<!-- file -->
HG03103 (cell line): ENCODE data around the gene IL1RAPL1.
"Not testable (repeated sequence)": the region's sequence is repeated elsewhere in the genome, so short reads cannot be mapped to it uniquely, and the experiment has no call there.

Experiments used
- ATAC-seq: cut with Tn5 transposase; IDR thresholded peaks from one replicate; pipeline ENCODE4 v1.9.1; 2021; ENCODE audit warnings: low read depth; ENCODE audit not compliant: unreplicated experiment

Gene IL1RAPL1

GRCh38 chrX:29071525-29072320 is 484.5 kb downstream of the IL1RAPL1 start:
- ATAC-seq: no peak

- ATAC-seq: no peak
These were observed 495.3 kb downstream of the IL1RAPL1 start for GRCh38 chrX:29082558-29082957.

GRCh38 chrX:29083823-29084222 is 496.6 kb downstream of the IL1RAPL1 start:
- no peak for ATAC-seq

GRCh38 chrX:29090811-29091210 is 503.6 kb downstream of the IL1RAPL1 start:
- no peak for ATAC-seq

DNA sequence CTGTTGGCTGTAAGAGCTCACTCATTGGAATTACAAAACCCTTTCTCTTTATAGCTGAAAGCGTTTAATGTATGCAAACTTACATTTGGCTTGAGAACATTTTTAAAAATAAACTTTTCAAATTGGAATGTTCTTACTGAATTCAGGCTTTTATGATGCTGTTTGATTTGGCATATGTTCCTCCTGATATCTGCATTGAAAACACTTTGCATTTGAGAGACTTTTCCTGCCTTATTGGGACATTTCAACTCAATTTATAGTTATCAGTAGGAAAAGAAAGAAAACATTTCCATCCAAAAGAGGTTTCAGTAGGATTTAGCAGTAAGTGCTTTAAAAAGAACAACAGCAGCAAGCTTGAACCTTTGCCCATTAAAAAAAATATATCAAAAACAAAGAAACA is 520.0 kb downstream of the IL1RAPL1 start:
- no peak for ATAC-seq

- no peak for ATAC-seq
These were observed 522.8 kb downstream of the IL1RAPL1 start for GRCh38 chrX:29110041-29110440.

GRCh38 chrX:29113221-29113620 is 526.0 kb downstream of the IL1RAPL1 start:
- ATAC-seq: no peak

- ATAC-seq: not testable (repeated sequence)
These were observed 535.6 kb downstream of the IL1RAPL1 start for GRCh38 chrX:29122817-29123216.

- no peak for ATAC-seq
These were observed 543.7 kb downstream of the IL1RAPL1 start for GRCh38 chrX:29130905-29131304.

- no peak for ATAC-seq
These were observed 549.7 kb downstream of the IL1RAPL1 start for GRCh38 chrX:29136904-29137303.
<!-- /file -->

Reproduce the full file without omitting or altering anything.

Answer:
HG03103 (cell line): ENCODE data around the gene IL1RAPL1.
"Not testable (repeated sequence)": the region's sequence is repeated elsewhere in the genome, so short reads cannot be mapped to it uniquely, and the experiment has no call there.

Experiments used
- ATAC-seq: cut with Tn5 transposase; IDR thresholded peaks from one replicate; pipeline ENCODE4 v1.9.1; 2021; ENCODE audit warnings: low read depth; ENCODE audit not compliant: unreplicated experiment

Gene IL1RAPL1

GRCh38 chrX:29071525-29072320 is 484.5 kb downstream of the IL1RAPL1 start:
- ATAC-seq: no peak

- ATAC-seq: no peak
These were observed 495.3 kb downstream of the IL1RAPL1 start for GRCh38 chrX:29082558-29082957.

GRCh38 chrX:29083823-29084222 is 496.6 kb downstream of the IL1RAPL1 start:
- no peak for ATAC-seq

GRCh38 chrX:29090811-29091210 is 503.6 kb downstream of the IL1RAPL1 start:
- no peak for ATAC-seq

DNA sequence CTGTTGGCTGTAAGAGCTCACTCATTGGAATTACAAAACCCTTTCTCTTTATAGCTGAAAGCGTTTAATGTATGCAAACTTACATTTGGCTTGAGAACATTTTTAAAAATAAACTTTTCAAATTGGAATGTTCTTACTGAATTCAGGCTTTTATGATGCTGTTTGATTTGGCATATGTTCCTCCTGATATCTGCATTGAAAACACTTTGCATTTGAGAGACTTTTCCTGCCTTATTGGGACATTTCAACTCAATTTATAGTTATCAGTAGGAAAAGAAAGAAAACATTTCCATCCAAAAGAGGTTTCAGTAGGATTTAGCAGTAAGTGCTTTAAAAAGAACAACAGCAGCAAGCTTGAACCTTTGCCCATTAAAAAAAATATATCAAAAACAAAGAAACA is 520.0 kb downstream of the IL1RAPL1 start:
- no peak for ATAC-seq

- no peak for ATAC-seq
These were observed 522.8 kb downstream of the IL1RAPL1 start for GRCh38 chrX:29110041-29110440.

GRCh38 chrX:29113221-29113620 is 526.0 kb downstream of the IL1RAPL1 start:
- ATAC-seq: no peak

- ATAC-seq: not testable (repeated sequence)
These were observed 535.6 kb downstream of the IL1RAPL1 start for GRCh38 chrX:29122817-29123216.

- no peak for ATAC-seq
These were observed 543.7 kb downstream of the IL1RAPL1 start for GRCh38 chrX:29130905-29131304.

- no peak for ATAC-seq
These were observed 549.7 kb downstream of the IL1RAPL1 start for GRCh38 chrX:29136904-29137303.